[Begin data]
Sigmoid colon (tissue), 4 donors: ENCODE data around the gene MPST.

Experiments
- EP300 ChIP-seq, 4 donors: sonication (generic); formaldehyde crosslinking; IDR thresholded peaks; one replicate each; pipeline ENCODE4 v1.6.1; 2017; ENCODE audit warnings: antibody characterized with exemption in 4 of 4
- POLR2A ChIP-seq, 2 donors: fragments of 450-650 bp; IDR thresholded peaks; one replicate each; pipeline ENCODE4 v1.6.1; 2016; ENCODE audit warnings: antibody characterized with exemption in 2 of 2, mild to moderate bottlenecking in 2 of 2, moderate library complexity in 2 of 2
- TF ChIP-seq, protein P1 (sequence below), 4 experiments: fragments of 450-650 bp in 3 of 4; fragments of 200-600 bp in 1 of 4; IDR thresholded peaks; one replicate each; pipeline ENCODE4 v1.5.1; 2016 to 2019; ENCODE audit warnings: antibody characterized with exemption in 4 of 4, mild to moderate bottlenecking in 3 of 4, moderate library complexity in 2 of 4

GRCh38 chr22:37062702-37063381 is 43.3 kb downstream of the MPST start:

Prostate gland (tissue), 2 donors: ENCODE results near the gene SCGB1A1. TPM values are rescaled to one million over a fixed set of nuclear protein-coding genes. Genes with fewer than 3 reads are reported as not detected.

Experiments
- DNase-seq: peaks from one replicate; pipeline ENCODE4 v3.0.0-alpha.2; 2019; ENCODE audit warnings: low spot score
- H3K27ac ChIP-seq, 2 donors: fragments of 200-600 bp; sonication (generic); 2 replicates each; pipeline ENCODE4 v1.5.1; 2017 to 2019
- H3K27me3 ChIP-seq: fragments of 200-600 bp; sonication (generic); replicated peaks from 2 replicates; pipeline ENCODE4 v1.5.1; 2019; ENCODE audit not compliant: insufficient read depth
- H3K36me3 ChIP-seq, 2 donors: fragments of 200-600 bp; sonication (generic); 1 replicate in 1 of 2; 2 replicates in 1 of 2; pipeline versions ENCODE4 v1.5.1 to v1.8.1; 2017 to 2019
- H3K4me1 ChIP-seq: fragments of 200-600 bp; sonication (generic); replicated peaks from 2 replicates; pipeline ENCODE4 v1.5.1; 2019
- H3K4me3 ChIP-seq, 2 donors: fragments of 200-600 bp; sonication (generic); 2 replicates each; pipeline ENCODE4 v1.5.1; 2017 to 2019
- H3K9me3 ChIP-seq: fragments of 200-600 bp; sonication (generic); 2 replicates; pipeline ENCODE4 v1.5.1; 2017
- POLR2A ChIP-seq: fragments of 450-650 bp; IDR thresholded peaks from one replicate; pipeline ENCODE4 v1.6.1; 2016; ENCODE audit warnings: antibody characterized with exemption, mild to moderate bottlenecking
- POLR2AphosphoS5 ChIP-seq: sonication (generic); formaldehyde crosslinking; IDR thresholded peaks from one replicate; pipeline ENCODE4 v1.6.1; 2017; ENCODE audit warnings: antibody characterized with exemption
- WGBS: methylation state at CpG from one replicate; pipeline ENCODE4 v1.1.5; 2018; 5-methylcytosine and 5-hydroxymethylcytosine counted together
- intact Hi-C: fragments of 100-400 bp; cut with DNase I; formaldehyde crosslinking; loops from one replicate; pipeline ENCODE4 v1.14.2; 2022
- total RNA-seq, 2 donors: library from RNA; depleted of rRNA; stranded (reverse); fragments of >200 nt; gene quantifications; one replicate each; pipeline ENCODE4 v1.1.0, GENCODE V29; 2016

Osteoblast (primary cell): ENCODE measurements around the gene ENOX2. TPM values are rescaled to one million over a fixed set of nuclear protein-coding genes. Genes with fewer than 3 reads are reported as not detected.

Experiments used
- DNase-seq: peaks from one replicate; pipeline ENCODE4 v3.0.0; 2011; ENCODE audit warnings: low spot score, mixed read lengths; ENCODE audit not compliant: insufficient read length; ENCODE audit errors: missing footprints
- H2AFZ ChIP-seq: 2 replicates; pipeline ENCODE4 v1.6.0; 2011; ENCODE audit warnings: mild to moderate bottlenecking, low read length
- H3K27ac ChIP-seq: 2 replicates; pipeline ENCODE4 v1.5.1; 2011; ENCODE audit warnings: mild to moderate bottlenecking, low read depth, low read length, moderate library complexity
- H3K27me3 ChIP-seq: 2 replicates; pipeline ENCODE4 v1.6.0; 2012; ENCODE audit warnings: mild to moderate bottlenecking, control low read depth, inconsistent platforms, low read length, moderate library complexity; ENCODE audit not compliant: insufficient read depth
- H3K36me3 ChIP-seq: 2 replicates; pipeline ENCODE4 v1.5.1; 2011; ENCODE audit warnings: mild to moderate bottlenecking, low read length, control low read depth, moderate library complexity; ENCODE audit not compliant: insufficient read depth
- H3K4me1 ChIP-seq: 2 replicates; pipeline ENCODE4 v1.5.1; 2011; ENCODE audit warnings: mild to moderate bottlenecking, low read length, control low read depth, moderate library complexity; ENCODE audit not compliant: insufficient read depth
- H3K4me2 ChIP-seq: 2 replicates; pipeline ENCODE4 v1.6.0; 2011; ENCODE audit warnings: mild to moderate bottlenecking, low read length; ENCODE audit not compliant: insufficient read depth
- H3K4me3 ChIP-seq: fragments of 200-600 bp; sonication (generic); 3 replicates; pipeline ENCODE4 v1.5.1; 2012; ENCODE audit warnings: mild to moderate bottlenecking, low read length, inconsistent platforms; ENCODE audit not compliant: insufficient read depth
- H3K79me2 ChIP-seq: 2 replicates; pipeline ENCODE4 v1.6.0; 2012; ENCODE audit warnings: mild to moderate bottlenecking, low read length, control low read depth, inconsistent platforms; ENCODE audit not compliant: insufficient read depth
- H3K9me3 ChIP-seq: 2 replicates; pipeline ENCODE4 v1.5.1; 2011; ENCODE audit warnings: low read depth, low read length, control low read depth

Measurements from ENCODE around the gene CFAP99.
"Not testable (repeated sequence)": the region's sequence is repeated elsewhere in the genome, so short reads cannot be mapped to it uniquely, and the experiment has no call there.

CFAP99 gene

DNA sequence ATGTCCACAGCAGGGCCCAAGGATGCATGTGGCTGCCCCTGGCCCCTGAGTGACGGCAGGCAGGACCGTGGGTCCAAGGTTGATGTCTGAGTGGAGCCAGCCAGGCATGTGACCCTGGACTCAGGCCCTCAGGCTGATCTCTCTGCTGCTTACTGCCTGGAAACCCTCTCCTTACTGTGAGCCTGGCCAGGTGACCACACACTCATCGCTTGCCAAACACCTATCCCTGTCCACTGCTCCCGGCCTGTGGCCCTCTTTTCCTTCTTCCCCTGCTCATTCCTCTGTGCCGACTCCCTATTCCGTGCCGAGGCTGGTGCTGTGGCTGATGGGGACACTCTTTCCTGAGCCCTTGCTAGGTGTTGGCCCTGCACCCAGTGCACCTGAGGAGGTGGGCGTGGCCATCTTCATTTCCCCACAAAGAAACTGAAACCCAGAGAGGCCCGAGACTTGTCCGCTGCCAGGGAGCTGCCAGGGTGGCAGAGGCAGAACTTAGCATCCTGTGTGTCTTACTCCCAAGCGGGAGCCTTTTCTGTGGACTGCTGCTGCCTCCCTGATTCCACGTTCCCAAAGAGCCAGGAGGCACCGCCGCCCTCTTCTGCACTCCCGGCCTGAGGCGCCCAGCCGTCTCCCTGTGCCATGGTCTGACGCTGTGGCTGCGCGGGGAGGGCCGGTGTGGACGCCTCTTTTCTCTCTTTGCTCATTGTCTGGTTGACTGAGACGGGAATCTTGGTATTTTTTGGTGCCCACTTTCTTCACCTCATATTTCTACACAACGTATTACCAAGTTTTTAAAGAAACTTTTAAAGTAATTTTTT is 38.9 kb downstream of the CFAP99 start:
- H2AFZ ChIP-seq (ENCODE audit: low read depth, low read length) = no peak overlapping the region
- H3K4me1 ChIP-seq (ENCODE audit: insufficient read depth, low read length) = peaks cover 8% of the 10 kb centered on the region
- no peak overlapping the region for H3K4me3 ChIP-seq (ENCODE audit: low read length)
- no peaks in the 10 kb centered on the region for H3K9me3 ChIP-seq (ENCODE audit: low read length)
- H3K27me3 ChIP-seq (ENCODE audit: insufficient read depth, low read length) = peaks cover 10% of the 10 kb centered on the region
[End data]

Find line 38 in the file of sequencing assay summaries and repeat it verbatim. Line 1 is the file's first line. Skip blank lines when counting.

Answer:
- H3K4me1 ChIP-seq (ENCODE audit: insufficient read depth, low read length) = peaks cover 8% of the 10 kb centered on the region